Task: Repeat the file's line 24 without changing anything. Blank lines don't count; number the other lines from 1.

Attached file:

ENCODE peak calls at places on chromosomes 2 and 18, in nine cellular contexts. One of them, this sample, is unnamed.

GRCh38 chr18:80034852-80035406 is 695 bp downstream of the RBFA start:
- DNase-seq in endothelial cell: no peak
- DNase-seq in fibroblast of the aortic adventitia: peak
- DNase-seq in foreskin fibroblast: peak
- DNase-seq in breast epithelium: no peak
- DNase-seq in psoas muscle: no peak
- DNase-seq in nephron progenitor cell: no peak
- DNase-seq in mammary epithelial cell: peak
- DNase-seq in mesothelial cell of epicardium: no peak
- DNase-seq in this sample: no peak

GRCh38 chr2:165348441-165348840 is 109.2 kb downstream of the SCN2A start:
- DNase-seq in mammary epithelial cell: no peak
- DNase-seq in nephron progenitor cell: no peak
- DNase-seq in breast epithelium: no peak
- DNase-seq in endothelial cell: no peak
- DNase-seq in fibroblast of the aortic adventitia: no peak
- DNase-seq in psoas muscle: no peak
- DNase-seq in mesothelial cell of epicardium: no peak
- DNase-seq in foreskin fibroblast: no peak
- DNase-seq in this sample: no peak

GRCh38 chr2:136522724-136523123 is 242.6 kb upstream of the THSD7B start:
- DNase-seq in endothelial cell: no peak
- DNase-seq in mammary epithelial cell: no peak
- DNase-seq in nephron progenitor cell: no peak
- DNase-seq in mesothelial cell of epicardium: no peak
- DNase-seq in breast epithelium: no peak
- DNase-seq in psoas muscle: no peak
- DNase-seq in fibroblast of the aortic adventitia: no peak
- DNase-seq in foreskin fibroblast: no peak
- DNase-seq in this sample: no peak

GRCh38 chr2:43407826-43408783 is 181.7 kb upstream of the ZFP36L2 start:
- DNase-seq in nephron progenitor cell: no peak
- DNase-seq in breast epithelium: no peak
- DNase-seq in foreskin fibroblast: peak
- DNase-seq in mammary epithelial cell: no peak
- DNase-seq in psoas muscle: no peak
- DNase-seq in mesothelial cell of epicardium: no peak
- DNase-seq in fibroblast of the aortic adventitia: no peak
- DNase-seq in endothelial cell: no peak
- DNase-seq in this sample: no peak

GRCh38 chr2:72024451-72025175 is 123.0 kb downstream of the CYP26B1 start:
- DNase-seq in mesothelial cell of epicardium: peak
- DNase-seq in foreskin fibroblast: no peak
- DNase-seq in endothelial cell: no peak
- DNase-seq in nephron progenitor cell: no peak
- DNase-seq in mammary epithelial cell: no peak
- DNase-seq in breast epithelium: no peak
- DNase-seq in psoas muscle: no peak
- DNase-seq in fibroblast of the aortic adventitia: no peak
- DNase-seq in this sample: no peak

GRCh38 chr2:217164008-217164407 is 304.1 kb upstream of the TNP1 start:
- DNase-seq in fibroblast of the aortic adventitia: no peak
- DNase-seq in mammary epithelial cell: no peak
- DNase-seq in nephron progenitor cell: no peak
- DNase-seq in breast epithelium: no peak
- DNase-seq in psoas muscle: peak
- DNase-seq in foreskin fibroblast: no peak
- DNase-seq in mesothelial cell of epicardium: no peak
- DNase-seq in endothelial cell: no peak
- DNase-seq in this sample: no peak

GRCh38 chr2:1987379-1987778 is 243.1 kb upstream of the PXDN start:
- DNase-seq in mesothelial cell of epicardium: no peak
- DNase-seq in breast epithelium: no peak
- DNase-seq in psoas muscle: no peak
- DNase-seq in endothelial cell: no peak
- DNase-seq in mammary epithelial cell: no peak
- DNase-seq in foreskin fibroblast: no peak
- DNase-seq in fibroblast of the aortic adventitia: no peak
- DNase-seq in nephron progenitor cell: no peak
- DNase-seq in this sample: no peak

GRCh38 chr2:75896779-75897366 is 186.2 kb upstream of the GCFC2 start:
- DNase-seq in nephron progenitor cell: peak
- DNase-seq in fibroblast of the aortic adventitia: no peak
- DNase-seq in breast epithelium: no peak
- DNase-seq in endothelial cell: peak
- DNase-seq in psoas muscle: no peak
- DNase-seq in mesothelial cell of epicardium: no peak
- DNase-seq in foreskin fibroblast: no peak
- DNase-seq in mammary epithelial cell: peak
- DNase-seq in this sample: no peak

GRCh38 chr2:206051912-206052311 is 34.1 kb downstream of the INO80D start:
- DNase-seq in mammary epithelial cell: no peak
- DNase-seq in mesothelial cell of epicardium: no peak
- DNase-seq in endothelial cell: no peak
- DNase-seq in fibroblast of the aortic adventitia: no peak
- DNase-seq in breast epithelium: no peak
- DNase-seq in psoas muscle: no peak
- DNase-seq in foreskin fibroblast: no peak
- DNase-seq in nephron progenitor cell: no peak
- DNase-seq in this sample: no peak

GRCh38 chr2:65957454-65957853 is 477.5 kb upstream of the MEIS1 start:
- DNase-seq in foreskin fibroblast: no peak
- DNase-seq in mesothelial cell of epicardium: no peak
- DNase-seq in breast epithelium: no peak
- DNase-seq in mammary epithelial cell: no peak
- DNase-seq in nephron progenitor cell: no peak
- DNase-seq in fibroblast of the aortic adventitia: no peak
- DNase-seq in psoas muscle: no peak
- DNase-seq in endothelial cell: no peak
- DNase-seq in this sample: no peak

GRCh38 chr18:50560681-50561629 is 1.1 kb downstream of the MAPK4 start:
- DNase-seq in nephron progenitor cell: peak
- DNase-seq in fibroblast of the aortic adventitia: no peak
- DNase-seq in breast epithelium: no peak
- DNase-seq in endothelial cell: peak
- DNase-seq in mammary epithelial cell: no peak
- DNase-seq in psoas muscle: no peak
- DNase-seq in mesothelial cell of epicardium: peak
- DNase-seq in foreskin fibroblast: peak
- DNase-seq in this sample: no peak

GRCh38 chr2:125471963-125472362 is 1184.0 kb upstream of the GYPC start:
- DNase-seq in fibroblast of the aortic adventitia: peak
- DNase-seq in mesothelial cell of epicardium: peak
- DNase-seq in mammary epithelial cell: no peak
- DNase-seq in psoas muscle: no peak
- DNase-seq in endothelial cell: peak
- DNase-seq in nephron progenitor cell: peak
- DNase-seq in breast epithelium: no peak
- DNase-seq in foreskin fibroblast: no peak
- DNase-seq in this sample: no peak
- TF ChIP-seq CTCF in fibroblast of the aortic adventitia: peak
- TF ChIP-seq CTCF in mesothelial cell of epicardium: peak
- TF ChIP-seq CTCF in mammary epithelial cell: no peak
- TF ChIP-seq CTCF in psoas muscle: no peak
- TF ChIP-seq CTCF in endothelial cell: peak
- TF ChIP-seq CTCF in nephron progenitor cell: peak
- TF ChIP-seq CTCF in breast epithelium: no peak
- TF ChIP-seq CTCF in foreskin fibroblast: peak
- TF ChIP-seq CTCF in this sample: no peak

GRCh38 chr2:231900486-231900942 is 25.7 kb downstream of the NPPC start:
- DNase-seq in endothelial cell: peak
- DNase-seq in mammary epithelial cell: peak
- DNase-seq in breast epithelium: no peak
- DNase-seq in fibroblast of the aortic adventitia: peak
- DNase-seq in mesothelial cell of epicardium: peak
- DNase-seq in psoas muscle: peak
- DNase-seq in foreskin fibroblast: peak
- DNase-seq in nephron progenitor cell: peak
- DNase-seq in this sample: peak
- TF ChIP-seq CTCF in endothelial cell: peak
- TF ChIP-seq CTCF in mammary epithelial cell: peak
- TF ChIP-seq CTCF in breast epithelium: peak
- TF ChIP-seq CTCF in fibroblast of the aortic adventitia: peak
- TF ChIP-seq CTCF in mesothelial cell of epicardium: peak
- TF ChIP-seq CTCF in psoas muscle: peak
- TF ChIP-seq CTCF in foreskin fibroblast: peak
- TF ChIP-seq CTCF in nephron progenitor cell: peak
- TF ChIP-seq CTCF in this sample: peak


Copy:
- DNase-seq in mammary epithelial cell: no peak